With more inherited characteristics, cultivated emmer wheat eventually pushed out einkorn in popularity as it could thrive in more environments and under wider, warmer, climate variations….Cereal geneticists have two theories for the sites of the emergence of spelt, a hexaploid wheat variant with 6 sets of chromosomes, but they agree that either wild or cultivated emmer must have moved into a geographical area where T. tauschii (goatgrass) was an indigenous species (southern Russia, western Iran and northern Iraq).
Just as emmer wheat benefitted (sic) by the addition of genetic material in its adaptive advantage over einkorn, spelt (T. spelta) exhibited even more adaptability from the contribution of the characteristics of its wild grass parent. The spelt group of wheats are all hexaploid, although it is interesting to note that there are no known wild hexaploid forms of Triticum.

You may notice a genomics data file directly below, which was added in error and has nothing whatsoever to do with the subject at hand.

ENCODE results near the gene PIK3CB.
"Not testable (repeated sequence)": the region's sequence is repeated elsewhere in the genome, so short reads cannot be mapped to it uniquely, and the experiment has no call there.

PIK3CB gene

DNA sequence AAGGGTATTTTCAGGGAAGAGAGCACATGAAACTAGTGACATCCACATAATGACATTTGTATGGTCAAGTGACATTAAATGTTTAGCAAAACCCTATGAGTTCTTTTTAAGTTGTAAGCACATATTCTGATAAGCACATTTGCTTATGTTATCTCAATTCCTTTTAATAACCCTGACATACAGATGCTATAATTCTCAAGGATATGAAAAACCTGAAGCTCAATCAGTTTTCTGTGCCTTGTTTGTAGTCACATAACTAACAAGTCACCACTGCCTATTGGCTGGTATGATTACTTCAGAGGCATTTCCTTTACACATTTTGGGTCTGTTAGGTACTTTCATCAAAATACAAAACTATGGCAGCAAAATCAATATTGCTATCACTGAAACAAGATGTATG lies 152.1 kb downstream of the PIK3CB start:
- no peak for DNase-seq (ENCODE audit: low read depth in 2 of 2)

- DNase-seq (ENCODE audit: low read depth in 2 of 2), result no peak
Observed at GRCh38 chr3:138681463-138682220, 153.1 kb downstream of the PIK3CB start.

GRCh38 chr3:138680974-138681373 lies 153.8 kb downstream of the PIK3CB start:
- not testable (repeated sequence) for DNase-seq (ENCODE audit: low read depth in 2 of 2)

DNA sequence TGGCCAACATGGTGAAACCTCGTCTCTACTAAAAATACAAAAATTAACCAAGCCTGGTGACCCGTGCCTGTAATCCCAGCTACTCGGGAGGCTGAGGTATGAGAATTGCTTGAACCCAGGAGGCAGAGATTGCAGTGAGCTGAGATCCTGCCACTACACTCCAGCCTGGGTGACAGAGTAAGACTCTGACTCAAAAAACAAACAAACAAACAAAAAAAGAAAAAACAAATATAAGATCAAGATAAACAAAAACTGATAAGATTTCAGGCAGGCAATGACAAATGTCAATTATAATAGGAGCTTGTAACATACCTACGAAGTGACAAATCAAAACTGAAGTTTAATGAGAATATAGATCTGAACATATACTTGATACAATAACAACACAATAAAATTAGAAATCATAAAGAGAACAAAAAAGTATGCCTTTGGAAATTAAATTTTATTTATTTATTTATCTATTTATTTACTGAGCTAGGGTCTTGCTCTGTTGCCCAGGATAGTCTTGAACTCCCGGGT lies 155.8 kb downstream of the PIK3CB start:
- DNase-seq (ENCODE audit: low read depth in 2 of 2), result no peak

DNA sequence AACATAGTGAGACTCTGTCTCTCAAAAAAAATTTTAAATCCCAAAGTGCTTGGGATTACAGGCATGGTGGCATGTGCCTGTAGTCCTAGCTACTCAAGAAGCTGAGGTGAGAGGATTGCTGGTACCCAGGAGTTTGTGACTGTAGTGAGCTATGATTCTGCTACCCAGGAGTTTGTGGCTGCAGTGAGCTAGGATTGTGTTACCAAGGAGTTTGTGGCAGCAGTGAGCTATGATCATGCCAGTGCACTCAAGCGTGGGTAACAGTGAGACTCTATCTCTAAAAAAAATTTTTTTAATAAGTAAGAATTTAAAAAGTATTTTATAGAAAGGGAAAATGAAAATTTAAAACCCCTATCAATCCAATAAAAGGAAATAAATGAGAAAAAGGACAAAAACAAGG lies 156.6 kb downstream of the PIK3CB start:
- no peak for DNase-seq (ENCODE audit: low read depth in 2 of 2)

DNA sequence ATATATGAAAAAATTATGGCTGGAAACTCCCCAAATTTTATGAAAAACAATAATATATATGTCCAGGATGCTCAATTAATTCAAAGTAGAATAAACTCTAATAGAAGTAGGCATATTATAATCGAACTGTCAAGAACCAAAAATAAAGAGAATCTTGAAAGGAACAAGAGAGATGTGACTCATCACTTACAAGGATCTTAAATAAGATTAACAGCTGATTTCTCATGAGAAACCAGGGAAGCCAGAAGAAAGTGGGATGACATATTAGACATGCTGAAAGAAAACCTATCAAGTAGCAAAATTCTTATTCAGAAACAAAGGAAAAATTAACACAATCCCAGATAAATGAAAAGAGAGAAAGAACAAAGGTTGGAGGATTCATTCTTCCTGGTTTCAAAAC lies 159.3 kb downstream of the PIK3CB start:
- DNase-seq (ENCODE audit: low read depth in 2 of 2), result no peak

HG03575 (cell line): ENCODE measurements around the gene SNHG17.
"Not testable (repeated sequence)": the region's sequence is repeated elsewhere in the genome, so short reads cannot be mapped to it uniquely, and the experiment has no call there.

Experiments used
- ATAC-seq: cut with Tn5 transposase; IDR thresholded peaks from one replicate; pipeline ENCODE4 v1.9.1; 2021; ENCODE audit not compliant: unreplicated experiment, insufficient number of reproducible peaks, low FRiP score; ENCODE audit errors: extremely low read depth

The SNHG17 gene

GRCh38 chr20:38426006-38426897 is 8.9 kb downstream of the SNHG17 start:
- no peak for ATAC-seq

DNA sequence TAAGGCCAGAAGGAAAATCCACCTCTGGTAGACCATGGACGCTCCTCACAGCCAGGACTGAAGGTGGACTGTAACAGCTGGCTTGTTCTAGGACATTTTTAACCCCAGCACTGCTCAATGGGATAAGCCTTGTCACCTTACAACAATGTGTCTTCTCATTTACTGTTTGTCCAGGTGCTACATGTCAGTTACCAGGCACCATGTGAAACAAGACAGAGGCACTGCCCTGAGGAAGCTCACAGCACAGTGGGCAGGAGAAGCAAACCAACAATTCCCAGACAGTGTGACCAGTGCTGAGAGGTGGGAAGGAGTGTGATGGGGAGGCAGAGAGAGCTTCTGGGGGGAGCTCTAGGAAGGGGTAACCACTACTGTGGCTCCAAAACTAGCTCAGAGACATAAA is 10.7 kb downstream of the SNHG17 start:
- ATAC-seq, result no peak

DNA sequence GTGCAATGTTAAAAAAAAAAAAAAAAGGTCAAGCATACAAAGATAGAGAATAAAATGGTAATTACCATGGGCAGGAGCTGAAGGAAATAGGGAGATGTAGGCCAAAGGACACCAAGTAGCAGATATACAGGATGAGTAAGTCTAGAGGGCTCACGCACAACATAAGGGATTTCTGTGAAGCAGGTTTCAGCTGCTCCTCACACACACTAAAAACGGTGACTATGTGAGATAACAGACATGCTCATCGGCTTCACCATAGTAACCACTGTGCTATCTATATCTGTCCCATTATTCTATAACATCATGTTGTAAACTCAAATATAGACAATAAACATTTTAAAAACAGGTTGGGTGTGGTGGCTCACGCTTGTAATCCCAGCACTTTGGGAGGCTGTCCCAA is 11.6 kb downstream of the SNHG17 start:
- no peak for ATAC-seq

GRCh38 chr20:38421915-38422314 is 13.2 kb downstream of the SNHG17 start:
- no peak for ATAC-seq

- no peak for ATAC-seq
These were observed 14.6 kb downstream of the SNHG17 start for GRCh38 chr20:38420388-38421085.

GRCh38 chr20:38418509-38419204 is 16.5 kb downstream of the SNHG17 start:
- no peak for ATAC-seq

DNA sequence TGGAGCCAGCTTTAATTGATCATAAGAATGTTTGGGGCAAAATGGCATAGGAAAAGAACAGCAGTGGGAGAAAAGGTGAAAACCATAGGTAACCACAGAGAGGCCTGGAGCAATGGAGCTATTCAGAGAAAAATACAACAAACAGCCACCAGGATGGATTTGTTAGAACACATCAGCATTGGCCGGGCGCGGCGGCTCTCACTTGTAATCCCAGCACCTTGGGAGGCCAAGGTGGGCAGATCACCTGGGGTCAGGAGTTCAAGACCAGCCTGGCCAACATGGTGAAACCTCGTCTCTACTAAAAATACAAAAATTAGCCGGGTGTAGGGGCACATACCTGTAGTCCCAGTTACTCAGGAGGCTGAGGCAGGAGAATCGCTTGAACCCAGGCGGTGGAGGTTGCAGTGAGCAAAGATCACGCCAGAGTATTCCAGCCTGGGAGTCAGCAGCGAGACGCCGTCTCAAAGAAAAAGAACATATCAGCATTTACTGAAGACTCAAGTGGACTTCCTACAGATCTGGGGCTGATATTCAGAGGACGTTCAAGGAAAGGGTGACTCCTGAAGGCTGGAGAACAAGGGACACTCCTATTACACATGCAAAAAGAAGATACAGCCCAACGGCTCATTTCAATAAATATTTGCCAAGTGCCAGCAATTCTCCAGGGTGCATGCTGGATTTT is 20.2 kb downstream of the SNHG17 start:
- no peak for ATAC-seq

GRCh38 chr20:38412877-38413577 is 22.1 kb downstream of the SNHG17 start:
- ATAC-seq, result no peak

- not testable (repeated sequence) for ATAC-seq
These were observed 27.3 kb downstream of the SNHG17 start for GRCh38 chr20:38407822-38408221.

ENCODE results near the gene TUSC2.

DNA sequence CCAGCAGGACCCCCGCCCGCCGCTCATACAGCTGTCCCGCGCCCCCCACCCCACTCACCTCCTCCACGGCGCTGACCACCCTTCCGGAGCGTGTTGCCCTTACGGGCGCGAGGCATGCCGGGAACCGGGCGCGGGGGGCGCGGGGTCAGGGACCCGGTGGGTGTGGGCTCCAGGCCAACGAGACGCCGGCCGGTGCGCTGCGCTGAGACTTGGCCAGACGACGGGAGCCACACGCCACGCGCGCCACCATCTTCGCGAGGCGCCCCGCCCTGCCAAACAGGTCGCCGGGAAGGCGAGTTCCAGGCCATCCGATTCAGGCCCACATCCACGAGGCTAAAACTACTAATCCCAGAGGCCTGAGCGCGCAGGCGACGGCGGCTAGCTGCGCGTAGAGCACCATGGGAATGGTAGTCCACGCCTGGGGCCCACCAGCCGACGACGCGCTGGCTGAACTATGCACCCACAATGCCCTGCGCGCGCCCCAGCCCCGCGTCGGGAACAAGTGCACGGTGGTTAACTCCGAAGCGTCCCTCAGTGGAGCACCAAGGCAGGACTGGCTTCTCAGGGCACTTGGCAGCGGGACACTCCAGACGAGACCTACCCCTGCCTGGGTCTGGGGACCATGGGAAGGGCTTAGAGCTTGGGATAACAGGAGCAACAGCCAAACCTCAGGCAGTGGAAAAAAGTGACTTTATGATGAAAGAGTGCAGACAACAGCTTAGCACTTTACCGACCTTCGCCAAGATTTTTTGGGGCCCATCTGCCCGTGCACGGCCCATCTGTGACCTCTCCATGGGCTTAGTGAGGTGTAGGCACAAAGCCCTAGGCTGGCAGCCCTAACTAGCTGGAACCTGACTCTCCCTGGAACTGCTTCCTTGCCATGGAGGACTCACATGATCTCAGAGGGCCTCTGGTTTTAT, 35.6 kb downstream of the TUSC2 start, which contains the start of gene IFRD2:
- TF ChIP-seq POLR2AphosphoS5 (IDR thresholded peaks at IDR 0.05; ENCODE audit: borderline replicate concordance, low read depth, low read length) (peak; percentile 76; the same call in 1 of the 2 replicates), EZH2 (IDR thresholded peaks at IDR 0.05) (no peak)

Fixing the Problem of Sterile Triticale Seeds
It seems that the wheat family easily and naturally picks up and trades genetic info with other related plants and species. However, this isn’t how we got triticale.
The early attempts in the late 1800s at crossing wheat and rye had a BIG problem – all the seeds were sterile. (3)
Undeterred, scientists started to try different approaches to forcing their genetic intermixing during the inappropriately named “Green Revolution” of the 1960s.
To improve the chances of fertile seeds, culture techniques developed using the chemical agent colchicine. This worked to double the chromosomes.
The result? Most commercial triticale is hexaploids, similar to spelt. But, and this point is key – the use of colchicine to create fertile triticale seeds means that the process never would have happened naturally.